Picking Up Trail of Rock Hounds
A friend on the Westside answered a knock at the door and found himself facing a private detective. “Do you have a dog named Newt?” the private eye asked.
(That’s not the name the detective used; I’m keeping the real name secret to protect the hound’s innocence and to keep myself from being bombarded by angry owners of dogs named--oops, almost gave the real name away.)
Anyway, my friend said he didn’t have a dog named Newt. But he pleaded guilty to the next question: Did he have two teenagers?
An unnamed actor who lived at the bottom of a canyon had apparently complained of two kids with a dog named Newt pelting his estate with rocks.
The detective inspected my friend’s backyard, which was not within throwing distance of the actor’s digs.
A couple of weeks later, a police officer showed up at my friend’s door with the same questions and took the same backyard tour. And there the matter stands.
One of the many odd aspects of the case is how the dog’s name would be known but not those of the teenage suspects.
Whatever, I hope the actor remembers to give 10% of the rocks to his agent.
THE DEVIL, YOU SAY: In these fractious times, even the Thomas Guide can cause controversy. When the 1997 book for the L.A./Orange County area appeared, it prompted several complaints because its cover said, “666 New Streets.” Protesters said the “666" is a number associated with the devil in the Bible.
And so, the Thomas folks recalled that cover and published a new one that said, “665 New Streets.”
Anyway, you can imagine the relief in the map-maker’s office when the new figures were compiled. The 1998 issue says, “574 New Streets.” Maybe the 1998 guide even picked up that street that was omitted from the revised 1997 book.
ONLY IN L.A.--WORKING FOR A BETTER AMERICA: When a Palos Verdes Estates motorist wrote to an Auto Club publication and asked if anyone “had come up with a universally understood hand signal to express apology” on the roadways, your columnist swung into action.
An appeal went out to readers to submit photos of themselves with suggested gestures. The result has been, well, interesting. (see photos)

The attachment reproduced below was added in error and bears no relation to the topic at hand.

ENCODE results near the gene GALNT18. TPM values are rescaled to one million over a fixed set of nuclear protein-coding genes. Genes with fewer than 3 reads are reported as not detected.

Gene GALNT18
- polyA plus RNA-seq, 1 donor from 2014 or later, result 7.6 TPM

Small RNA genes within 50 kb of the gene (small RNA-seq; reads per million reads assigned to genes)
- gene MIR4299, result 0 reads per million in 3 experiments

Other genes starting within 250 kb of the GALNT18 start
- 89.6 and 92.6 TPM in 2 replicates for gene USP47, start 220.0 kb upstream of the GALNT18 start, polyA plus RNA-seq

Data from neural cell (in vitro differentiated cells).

Michael Chanslor of Northridge recommended the beating of one’s breast three times with a closed fist. (Or could that be taken as a sign of aggression?)
Katherine Jewell of Long Beach suggested that one “flip the wrist and the fingers” in a “supplicant’s plea” that “could be interpreted as ‘Beg your pardon.’ ”
Finally, Steve Urbanovich of Burbank said, “I still have to figure out how to steer the car” while making his gesture. He suggested what appears to be the sign of the cross, which might be just the thing to counter someone with a devilish issue of the Thomas Guide.
TURTLE POWER! Mrs. Ray Macy of Manhattan Beach, you may recall, is the woman who recommends a tortoise as a companion. She originally wrote this column to relate how, when she fell asleep smoking, the faithful snapper nibbled on her neck and awakened her. Macy has written again to say, “Through your generosity many doors have opened. . . . I’ve been invited on [TV’s] ‘The Terry Bradshaw Show.’ ”
Fine, though I wouldn’t mind seeing the chatty Bradshaw go into a shell once in a while.
“A sign outside Blue Hills Nursery in Whittier reads, ‘Giant White Flies Are Here!’ ” says Laurel Hall of Whittier. She asks: “Is this good or bad?”
Steve Harvey can be reached by phone at (213) 237-7083, by fax at (213) 237-4712, by e-mail at firstname.lastname@example.org and by mail at Metro, L.A. Times, Times Mirror Square, L.A. 90053.